1. Word Lens
Augmented reality just got a step closer to reality with the release of the new Word Lens from Quest Visual. The app instantly translates text from one language to another (currently it only supports English and Spanish) using the built-in camera on an iPhone or iPod touch. It doesn’t work so well with handwriting but performs impressively when viewing signs, books or other printed text.
2. StartHere Mart
Little Fury, a New York-based packaging design studio, decides to do their part to aid global poverty by setting up StartHere Mart, an adorable online shop selling functional wares from independent designers with 5% of each purchase going toward charity.
3. The Standard Hotel NY Ice Rink
While it doesn’t boast the bird’s-eye view of the Boom Boom Room, The Standard Hotel NY’s 3000-square-foot ice skating rink is another enticing reason to visit. Open to the public seven days a week, tickets and skates will only set you back $15.
4. Puma: Life Scoreboard
Friend of CH and resident computer whisperer Joel Niedfeldt helped build Puma’s customizable scoreboard, an elegantly-designed way to put whatever you want—whether its iPhone vs. Blackberry or WikiLeaks vs. The Man—head to head.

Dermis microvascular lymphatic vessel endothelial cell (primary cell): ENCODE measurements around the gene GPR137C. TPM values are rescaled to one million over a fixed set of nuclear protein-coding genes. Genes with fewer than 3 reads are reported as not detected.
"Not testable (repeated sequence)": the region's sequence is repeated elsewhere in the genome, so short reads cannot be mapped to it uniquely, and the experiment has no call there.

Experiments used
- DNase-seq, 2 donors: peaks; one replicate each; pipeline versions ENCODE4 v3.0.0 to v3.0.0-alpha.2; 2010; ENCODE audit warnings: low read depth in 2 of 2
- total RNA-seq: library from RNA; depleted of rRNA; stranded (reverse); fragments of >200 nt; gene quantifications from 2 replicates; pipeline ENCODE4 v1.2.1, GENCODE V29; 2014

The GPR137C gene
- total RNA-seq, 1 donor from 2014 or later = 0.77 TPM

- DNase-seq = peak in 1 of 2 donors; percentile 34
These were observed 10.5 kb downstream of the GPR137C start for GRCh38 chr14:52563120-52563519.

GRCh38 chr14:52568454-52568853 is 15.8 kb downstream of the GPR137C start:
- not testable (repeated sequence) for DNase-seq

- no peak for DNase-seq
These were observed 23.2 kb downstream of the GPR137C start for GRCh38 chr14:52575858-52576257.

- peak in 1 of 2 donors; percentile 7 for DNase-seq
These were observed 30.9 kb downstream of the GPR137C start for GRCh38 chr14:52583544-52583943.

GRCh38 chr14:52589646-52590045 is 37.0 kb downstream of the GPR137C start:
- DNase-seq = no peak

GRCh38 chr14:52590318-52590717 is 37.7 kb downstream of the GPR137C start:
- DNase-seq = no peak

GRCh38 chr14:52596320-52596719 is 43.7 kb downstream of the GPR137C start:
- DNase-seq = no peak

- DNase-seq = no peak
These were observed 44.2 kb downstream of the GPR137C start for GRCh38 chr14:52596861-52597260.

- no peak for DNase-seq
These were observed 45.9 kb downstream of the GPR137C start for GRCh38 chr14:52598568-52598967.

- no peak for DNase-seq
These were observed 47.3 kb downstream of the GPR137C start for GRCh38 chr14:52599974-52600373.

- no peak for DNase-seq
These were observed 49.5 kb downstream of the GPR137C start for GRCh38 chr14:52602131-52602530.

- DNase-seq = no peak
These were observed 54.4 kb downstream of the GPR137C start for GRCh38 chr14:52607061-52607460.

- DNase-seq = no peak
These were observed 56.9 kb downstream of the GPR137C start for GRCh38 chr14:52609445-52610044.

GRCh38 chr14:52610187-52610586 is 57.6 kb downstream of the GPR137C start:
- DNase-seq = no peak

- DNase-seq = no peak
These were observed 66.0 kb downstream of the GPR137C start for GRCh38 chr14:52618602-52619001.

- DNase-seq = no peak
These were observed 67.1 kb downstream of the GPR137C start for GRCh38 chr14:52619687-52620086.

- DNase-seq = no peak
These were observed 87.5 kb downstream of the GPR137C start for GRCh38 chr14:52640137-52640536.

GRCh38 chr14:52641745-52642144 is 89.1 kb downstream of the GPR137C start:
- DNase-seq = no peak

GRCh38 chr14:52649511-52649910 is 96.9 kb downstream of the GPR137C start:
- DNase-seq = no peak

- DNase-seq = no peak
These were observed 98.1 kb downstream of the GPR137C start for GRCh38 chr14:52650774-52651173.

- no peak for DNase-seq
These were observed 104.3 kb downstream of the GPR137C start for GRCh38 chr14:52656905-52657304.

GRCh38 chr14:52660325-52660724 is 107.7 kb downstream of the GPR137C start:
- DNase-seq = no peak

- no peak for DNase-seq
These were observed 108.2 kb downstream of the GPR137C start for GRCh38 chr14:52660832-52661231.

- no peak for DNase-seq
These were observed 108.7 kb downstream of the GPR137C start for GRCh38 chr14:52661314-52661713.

5. A Brooklyn Manicurist’s Insane Nail Art
From ice cream cones to dollar bills, Japanese nail artist Naomi Yasuda creates intricately “insane” nail art at her Brooklyn salon Hello Beautiful.
6. Auntie Carols
London agency Inferno is sending their holiday cheer in the form of singing aunties, who take requests via webcam. Both named Carol, the ladies will warble anything from Jay-Z’s “99 Problems”to “Good King Wenceslas.”
Minimalissimo recently uncovered Siwa, a new collaboration between famed Industrial Designer Naoto Fukasawa and Japanese paper maker ONAO. The line of bags, shoes, cases, and book covers—all minimally constructed out of paper—are delicate in appearance but actually strong and water resistant thanks to the washi-suki paper method.
8. Muji’s Festive Human Vending Machines
Combining Japan’s penchant for the automat with a little Muji clever practicality, the housewares brand came up with a human-enabled “Noel Machine” that can be found in the streets of Barcelona and Madrid during the Christmas shopping period.